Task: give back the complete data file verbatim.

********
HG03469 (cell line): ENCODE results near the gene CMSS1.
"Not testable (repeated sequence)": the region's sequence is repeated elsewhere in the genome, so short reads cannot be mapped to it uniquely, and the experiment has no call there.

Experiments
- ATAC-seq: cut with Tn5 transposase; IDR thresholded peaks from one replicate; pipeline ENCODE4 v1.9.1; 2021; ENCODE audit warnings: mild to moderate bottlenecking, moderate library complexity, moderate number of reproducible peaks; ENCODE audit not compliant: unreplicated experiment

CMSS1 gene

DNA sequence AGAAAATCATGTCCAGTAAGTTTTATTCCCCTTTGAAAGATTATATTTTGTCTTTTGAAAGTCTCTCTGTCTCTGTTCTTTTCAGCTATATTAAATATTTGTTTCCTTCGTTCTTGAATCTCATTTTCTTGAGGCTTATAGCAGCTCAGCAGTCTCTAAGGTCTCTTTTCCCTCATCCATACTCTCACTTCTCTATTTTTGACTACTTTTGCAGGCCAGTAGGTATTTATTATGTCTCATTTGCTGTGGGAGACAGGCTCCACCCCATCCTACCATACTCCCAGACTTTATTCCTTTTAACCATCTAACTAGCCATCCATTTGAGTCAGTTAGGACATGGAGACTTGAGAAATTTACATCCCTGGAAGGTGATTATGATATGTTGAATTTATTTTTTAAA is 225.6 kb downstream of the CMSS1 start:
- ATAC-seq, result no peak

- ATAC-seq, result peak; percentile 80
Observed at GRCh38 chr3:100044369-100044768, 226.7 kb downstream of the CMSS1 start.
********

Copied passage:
HG03469 (cell line): ENCODE results near the gene CMSS1.
"Not testable (repeated sequence)": the region's sequence is repeated elsewhere in the genome, so short reads cannot be mapped to it uniquely, and the experiment has no call there.

Experiments
- ATAC-seq: cut with Tn5 transposase; IDR thresholded peaks from one replicate; pipeline ENCODE4 v1.9.1; 2021; ENCODE audit warnings: mild to moderate bottlenecking, moderate library complexity, moderate number of reproducible peaks; ENCODE audit not compliant: unreplicated experiment

CMSS1 gene

DNA sequence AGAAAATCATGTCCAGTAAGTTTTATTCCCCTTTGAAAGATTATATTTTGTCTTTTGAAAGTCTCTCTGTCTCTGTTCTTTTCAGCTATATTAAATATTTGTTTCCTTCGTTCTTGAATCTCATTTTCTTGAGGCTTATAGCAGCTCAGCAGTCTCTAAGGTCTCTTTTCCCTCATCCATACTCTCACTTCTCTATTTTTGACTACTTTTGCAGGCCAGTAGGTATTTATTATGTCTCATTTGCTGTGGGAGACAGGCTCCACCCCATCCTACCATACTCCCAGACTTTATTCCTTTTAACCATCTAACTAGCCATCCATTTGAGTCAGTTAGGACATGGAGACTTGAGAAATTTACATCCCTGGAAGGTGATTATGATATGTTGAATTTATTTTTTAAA is 225.6 kb downstream of the CMSS1 start:
- ATAC-seq, result no peak

- ATAC-seq, result peak; percentile 80
Observed at GRCh38 chr3:100044369-100044768, 226.7 kb downstream of the CMSS1 start.